Olesya Hursky is living through a nightmare watching her homeland under constant attack from Russian forces.
Hursky was born in Ukraine and moved to Canada in 2001. She, along with her husband Rostyk, launched Stream of Hopes Aid for Ukraine in 2016.
The couple started the non-profit after reading a story about a child in Ukraine with health complications who was soon to be in an orphanage.
After seven years, Stream of Hopes has shipped 12 tonnes of supplies and raised more than $160,000 to help disadvantaged children.
Since Russia invaded Ukraine a week ago, the charity has used its wealth of contacts to pivot and assist the war effort any way they can.
“When it’s nighttime here, it’s morning time in Ukraine. So that’s when everybody calls in to ask if their families are still alive and how they’re doing,” she said.
“It’s like a worst possible nightmare that you just can’t get out of.”
This week, Stream of Hopes partnered with various Ukrainian dance groups in Saskatoon to double efforts and ask for donations like night-vision goggles, bulletproof vests, boots and helmets for soldiers.
The local dance groups managed to secure a warehouse at 3403 Faithful Avenue where people can drop off donations. Hursky said a trucking company has come forward to offer free transportation to Toronto where the goods will be loaded onto a plane that is expected to take off next Friday.
From there, Toronto-based Meest will send the parcels to Poland where they will make their way to soldiers in Ukraine.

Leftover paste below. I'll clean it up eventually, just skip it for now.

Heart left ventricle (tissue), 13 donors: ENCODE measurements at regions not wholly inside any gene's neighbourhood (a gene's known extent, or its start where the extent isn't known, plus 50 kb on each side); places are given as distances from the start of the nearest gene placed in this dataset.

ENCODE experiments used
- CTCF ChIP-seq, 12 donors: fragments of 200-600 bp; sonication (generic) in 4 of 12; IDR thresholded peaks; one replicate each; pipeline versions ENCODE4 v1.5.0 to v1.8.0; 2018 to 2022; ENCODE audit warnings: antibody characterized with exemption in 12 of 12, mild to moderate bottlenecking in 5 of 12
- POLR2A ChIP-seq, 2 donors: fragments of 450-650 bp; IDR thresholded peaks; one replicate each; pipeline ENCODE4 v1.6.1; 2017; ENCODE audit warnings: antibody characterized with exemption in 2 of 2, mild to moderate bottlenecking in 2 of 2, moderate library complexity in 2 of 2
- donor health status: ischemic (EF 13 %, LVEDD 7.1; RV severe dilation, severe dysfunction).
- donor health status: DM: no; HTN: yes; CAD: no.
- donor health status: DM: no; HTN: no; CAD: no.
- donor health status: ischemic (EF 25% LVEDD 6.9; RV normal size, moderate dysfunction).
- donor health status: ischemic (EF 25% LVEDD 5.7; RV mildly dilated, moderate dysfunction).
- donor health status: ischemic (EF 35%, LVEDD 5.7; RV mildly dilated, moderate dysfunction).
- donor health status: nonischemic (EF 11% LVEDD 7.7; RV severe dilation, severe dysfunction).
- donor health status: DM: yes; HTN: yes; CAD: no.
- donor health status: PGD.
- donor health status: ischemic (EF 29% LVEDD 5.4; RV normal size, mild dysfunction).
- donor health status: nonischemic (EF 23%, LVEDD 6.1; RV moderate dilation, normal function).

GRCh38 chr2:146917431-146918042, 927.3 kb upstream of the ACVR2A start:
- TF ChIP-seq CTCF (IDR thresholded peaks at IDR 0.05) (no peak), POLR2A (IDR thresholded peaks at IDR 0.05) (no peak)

“We might not be able to stop the bombs but we are doing everything else we possibly can,” Hursky said.
“We tell them that the world is on their side. We’ve all come together — rallying together to help them out. It makes surviving through a night of being bombed better because they know that help is on the way and that we are here for them.”
SUPPLYING THE WAR EFFORT
Brainsport owner Bryan Michasiw is a Ukrainian-Canadian who wanted to do more than send money or food. He is hoping he can do a small part to outfit locals wanting to join the front lines.
Brainsport is giving any person who can prove they’re going to join the war a pair of Haix tactical boots that sell for $295 at the store and a pair of socks.
“This boot would probably be one of the best options of the boot to wear in that kind of combat situation,” Brainsport employee Harvey Weber said.
Officers with the Saskatoon Police Service wear the boot, according to Weber.
On Sunday, the Ukrainian government announced the launch of a new branch of the military to welcome any foreigners willing to suit up and fight Russian forces.
Ukraine’s Foreign Minister Dmytro Kuleba encouraged people wanting to join the “International Legion of Territorial Defence of Ukraine” to sign up at their local embassy.
Entry into Ukraine would then be “simplified as much as possible.”
Hursky said soldiers on the ground are facing difficult circumstances as supplies and numbers are being depleted.
“They’re civilian fighters and they just are very ill-equipped for what’s coming to them. Just imagine they’re facing (the) Russian army that’s fully equipped, and they only have Molotov cocktails,” she said.
Hursky has been overwhelmed with not only the amount of support and unity that Saskatchewan has shown, but the handful of men she’s heard of who are trying to get to Ukraine to fight, some of whom have no Ukrainian heritage or ties to the country.
“It’s one thing when it’s your country because you’re going to fight for your land, but people who don’t have a connection to Ukraine — we’re just so grateful because they’re just going to fight for whatever is right. For freedom, for independence,” she said.